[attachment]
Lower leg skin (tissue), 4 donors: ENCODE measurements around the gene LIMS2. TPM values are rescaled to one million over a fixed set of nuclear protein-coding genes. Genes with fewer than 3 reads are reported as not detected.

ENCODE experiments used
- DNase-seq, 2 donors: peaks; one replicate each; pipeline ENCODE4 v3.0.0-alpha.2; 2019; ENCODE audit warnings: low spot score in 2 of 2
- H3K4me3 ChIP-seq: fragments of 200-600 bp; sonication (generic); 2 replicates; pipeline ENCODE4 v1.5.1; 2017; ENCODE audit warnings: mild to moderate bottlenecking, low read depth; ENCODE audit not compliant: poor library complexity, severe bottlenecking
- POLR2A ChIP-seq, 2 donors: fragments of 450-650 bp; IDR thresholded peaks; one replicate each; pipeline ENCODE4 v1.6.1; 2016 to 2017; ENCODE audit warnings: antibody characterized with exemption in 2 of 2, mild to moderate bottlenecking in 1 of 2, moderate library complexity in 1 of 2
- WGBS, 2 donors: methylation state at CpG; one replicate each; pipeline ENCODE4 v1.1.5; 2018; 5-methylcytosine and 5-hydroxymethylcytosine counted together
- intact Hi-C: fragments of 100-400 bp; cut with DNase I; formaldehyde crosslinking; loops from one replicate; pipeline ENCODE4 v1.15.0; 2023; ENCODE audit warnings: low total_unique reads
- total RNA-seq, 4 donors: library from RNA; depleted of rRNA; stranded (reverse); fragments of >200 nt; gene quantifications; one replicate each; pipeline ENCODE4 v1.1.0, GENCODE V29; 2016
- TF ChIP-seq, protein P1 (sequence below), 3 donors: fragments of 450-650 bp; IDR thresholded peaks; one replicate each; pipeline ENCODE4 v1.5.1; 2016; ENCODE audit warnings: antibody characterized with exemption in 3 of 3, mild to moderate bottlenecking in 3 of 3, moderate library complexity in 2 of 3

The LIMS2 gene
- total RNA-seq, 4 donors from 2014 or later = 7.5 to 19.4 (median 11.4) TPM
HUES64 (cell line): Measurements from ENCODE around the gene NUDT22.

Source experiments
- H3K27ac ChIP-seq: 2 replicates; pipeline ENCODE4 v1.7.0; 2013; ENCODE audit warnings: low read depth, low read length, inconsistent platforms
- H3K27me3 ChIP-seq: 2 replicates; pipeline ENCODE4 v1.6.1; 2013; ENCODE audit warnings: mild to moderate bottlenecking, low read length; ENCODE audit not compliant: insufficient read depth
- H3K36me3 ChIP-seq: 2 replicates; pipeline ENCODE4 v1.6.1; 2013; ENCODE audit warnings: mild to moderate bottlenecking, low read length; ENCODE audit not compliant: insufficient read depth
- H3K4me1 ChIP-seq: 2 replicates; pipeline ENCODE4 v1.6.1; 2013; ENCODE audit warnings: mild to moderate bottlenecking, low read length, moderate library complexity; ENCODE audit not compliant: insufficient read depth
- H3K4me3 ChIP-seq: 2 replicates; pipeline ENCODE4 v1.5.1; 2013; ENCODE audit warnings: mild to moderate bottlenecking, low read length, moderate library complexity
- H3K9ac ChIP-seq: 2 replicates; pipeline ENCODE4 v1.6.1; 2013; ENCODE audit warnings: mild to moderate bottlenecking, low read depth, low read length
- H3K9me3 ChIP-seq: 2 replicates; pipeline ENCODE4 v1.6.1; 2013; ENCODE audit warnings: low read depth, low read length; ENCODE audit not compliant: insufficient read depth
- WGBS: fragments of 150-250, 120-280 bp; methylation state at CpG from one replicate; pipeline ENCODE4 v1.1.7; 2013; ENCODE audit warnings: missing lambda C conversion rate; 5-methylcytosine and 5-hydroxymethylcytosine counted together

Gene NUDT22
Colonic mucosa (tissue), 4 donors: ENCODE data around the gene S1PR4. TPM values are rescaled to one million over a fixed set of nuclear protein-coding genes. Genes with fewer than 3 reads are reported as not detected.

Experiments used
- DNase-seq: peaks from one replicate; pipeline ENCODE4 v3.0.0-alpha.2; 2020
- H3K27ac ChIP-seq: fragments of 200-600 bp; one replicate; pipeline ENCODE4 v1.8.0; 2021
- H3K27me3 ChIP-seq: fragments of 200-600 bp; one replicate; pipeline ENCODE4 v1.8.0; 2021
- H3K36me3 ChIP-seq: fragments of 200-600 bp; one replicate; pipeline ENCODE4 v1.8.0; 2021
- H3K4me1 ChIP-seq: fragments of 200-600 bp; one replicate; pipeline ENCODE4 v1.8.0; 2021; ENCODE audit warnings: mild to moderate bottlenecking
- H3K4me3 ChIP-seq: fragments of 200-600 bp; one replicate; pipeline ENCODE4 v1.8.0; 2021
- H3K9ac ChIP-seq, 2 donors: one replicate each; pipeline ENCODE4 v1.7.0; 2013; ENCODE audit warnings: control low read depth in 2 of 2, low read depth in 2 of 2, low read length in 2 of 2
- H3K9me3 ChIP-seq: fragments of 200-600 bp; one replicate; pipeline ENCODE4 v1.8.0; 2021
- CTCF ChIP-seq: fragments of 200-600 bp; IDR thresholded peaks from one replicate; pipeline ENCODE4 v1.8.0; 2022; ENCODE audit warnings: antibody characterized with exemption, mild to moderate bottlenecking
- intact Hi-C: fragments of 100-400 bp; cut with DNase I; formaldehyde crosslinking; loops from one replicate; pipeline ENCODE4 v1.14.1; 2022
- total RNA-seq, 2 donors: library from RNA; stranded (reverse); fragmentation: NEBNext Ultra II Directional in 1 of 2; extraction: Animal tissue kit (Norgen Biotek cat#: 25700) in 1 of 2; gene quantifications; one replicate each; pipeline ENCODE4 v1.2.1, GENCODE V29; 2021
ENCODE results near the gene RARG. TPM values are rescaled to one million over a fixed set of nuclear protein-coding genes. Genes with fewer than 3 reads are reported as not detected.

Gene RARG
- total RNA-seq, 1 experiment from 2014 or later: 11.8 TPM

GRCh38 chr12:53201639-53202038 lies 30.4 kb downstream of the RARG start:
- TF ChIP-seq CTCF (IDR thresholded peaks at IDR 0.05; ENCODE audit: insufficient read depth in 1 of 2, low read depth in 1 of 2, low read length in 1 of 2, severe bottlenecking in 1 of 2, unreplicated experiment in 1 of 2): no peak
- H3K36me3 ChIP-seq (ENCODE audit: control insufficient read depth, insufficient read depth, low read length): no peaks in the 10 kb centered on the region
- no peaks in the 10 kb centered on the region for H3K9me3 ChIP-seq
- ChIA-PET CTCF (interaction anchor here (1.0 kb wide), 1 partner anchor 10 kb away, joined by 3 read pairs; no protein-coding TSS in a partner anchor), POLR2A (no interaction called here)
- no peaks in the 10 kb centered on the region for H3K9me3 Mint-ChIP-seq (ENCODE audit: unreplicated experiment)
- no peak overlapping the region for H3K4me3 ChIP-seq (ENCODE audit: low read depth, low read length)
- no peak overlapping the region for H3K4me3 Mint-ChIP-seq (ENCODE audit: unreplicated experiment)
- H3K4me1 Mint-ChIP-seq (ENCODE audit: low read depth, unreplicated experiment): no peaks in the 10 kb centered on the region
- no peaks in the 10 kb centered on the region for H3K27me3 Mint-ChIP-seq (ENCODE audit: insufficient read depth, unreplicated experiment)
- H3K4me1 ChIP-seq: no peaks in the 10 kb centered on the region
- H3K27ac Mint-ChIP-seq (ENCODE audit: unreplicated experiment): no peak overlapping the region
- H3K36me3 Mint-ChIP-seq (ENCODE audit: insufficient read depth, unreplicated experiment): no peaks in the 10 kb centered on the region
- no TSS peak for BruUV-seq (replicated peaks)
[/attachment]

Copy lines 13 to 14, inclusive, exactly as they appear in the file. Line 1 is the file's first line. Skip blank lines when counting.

Source experiments
- H3K27ac ChIP-seq: 2 replicates; pipeline ENCODE4 v1.7.0; 2013; ENCODE audit warnings: low read depth, low read length, inconsistent platforms